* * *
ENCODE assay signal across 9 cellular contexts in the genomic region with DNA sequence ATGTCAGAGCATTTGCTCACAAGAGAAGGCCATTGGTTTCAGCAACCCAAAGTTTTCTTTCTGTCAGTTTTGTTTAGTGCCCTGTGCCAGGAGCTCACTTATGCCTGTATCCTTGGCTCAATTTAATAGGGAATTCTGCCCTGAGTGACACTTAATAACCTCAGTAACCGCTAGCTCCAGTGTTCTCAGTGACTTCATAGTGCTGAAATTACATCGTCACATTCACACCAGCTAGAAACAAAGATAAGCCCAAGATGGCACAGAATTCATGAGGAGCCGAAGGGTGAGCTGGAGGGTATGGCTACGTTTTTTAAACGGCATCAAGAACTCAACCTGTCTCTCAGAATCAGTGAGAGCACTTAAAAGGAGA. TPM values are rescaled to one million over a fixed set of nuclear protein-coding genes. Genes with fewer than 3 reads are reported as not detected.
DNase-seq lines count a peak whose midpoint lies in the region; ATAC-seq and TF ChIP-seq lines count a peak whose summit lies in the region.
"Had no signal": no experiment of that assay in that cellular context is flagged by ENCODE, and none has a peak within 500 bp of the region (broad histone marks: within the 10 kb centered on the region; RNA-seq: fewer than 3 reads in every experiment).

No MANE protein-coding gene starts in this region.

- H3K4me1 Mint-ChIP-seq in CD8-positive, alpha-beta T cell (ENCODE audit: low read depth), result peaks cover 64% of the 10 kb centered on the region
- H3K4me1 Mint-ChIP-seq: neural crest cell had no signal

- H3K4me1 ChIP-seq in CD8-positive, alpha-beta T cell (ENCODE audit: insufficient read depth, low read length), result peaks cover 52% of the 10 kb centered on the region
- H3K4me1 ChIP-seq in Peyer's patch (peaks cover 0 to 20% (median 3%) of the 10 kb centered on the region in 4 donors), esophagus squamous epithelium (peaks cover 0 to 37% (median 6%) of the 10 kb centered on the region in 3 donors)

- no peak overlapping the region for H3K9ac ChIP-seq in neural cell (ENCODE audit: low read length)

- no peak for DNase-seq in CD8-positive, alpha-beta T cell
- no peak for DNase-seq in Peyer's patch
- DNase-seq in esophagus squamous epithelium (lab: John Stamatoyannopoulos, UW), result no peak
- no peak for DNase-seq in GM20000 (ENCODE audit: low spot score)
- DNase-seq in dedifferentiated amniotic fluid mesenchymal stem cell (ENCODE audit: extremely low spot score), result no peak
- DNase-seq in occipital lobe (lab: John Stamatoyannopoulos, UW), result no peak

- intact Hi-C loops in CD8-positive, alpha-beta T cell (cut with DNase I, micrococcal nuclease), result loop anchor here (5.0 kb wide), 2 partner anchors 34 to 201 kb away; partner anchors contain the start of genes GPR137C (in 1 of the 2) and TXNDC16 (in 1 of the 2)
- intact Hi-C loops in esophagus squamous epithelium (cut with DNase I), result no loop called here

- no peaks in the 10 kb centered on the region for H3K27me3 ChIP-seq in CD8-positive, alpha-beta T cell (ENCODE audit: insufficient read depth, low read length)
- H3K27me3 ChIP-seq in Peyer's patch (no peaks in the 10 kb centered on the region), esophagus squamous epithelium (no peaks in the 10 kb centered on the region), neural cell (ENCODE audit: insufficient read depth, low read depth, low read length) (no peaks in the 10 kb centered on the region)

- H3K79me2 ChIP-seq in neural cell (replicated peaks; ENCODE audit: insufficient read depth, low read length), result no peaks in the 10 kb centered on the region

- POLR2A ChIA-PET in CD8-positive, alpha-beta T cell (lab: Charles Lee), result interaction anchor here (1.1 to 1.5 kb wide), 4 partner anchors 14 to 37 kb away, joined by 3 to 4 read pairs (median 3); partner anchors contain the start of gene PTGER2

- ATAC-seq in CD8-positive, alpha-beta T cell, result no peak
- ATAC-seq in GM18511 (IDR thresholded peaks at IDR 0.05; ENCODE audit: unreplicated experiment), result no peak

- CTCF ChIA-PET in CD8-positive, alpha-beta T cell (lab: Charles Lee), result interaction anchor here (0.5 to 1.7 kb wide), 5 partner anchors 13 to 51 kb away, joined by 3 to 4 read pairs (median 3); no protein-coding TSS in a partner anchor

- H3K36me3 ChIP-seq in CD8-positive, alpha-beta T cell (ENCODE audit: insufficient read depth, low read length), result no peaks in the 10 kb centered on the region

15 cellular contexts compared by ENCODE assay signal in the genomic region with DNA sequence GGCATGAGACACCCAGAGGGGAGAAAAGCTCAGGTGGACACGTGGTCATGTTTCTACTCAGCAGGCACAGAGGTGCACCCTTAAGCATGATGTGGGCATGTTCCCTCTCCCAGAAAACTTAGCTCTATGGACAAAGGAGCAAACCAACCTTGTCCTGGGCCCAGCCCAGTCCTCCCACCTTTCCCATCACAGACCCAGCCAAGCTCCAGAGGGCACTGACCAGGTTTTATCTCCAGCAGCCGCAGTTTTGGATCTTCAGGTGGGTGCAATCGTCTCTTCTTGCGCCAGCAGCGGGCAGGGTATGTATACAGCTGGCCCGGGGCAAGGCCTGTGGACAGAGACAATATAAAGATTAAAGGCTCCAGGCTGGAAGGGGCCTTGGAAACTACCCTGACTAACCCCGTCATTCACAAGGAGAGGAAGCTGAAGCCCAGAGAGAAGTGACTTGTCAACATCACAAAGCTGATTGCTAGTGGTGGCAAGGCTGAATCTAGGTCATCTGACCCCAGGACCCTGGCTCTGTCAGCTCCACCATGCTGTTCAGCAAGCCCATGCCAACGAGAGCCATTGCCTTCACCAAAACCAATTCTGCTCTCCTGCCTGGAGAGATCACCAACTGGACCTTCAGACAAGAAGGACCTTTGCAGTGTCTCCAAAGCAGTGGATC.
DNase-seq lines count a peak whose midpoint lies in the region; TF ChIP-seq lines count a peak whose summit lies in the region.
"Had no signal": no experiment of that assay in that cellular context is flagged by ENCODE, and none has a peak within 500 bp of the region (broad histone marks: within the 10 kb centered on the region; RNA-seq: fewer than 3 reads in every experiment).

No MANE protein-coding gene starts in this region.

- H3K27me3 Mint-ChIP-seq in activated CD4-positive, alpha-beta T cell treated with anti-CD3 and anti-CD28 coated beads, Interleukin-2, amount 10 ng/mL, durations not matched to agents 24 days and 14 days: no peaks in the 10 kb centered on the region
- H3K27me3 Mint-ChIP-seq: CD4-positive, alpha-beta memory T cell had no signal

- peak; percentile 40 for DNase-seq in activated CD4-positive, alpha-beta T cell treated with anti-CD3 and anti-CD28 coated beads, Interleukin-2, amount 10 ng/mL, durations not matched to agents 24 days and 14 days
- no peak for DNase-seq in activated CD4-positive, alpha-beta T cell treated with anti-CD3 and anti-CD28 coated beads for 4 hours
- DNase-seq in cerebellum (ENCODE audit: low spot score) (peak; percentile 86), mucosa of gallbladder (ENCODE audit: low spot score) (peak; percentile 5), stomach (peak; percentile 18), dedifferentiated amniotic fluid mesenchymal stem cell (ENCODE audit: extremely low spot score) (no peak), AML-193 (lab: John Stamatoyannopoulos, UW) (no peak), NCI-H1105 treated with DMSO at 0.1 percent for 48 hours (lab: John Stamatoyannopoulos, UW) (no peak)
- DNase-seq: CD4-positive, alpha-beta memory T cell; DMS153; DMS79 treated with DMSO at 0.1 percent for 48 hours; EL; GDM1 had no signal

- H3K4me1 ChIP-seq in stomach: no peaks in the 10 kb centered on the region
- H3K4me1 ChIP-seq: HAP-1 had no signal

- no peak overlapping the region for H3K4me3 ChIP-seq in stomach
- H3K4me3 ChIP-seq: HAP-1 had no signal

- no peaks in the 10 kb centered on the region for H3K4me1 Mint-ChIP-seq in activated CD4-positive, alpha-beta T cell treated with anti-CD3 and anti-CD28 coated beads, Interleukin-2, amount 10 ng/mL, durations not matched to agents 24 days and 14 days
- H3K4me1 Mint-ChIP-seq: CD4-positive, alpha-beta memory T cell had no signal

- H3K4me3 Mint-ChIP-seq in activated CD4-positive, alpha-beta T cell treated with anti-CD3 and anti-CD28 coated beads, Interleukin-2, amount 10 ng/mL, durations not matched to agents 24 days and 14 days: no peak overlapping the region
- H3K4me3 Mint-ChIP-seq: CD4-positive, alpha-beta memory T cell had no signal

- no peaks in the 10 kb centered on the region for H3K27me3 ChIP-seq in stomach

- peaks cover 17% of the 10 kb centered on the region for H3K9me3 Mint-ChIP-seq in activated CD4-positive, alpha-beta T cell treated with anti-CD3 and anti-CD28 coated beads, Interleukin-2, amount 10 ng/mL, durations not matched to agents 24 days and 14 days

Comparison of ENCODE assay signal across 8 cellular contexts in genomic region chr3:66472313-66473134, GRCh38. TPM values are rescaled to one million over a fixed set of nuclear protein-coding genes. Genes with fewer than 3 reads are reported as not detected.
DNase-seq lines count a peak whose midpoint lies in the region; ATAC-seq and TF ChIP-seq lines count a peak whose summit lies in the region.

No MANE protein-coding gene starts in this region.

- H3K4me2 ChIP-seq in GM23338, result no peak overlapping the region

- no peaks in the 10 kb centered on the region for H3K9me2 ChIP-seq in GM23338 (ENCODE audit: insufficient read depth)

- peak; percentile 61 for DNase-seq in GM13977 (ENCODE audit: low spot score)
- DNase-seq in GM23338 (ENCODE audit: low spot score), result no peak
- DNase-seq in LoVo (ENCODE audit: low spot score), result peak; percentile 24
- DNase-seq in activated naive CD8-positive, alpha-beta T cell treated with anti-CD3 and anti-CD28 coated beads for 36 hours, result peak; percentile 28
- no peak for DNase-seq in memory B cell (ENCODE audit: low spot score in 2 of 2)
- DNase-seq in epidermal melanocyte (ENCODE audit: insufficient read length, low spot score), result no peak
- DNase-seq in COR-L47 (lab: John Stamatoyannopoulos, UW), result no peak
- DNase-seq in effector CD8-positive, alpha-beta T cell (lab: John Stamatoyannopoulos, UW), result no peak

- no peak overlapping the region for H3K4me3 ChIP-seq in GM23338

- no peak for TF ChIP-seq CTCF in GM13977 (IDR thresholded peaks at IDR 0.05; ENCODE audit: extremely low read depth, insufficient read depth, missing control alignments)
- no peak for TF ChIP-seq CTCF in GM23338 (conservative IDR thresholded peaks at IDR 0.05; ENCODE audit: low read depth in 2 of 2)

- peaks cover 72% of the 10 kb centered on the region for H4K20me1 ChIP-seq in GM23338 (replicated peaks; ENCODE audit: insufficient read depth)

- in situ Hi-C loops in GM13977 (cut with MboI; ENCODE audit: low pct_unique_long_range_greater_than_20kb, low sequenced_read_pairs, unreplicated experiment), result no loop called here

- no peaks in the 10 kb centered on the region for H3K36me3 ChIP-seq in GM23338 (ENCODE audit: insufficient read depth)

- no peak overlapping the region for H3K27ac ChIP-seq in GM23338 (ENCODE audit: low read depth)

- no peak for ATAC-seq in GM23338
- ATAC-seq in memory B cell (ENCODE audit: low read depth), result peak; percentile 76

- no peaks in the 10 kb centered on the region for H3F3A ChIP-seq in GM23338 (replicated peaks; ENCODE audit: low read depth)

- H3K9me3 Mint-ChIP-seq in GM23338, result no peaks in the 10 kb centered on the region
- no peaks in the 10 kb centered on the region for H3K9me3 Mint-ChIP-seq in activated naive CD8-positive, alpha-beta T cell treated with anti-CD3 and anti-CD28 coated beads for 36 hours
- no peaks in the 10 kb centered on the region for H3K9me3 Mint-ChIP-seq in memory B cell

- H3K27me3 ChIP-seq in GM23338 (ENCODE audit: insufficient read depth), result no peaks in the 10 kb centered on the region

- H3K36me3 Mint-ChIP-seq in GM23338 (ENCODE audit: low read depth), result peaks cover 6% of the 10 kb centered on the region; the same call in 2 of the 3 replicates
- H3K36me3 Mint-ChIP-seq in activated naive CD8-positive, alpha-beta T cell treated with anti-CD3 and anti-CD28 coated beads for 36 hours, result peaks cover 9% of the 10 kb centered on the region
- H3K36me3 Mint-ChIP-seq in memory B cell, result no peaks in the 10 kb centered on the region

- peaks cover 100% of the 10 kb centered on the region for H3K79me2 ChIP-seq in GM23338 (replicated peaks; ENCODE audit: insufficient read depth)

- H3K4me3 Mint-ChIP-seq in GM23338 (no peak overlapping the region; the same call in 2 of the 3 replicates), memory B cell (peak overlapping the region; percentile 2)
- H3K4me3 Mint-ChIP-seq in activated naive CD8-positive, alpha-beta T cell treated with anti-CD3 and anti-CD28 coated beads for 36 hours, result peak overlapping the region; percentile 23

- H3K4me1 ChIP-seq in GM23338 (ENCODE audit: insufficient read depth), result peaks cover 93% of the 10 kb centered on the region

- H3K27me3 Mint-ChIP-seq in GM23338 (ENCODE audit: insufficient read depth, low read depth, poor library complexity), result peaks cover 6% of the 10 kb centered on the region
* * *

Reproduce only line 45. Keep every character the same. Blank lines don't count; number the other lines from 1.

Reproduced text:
- peaks cover 17% of the 10 kb centered on the region for H3K9me3 Mint-ChIP-seq in activated CD4-positive, alpha-beta T cell treated with anti-CD3 and anti-CD28 coated beads, Interleukin-2, amount 10 ng/mL, durations not matched to agents 24 days and 14 days